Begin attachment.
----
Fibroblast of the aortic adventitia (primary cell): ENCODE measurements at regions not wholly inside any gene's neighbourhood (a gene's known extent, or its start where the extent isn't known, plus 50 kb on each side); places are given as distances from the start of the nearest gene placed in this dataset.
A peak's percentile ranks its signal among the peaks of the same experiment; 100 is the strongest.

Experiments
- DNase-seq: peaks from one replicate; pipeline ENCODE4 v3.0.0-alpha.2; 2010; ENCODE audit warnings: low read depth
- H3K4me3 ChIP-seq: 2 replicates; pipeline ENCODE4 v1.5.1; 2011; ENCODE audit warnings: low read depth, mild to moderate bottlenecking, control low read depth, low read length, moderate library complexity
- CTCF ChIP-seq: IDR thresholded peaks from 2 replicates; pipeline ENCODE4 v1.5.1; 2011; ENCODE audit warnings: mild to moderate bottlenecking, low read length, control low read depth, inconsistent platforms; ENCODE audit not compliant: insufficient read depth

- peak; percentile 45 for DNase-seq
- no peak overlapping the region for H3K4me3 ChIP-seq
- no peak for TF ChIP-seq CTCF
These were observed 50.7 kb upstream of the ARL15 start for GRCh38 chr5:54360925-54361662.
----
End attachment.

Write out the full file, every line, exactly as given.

Fibroblast of the aortic adventitia (primary cell): ENCODE measurements at regions not wholly inside any gene's neighbourhood (a gene's known extent, or its start where the extent isn't known, plus 50 kb on each side); places are given as distances from the start of the nearest gene placed in this dataset.
A peak's percentile ranks its signal among the peaks of the same experiment; 100 is the strongest.

Experiments
- DNase-seq: peaks from one replicate; pipeline ENCODE4 v3.0.0-alpha.2; 2010; ENCODE audit warnings: low read depth
- H3K4me3 ChIP-seq: 2 replicates; pipeline ENCODE4 v1.5.1; 2011; ENCODE audit warnings: low read depth, mild to moderate bottlenecking, control low read depth, low read length, moderate library complexity
- CTCF ChIP-seq: IDR thresholded peaks from 2 replicates; pipeline ENCODE4 v1.5.1; 2011; ENCODE audit warnings: mild to moderate bottlenecking, low read length, control low read depth, inconsistent platforms; ENCODE audit not compliant: insufficient read depth

- peak; percentile 45 for DNase-seq
- no peak overlapping the region for H3K4me3 ChIP-seq
- no peak for TF ChIP-seq CTCF
These were observed 50.7 kb upstream of the ARL15 start for GRCh38 chr5:54360925-54361662.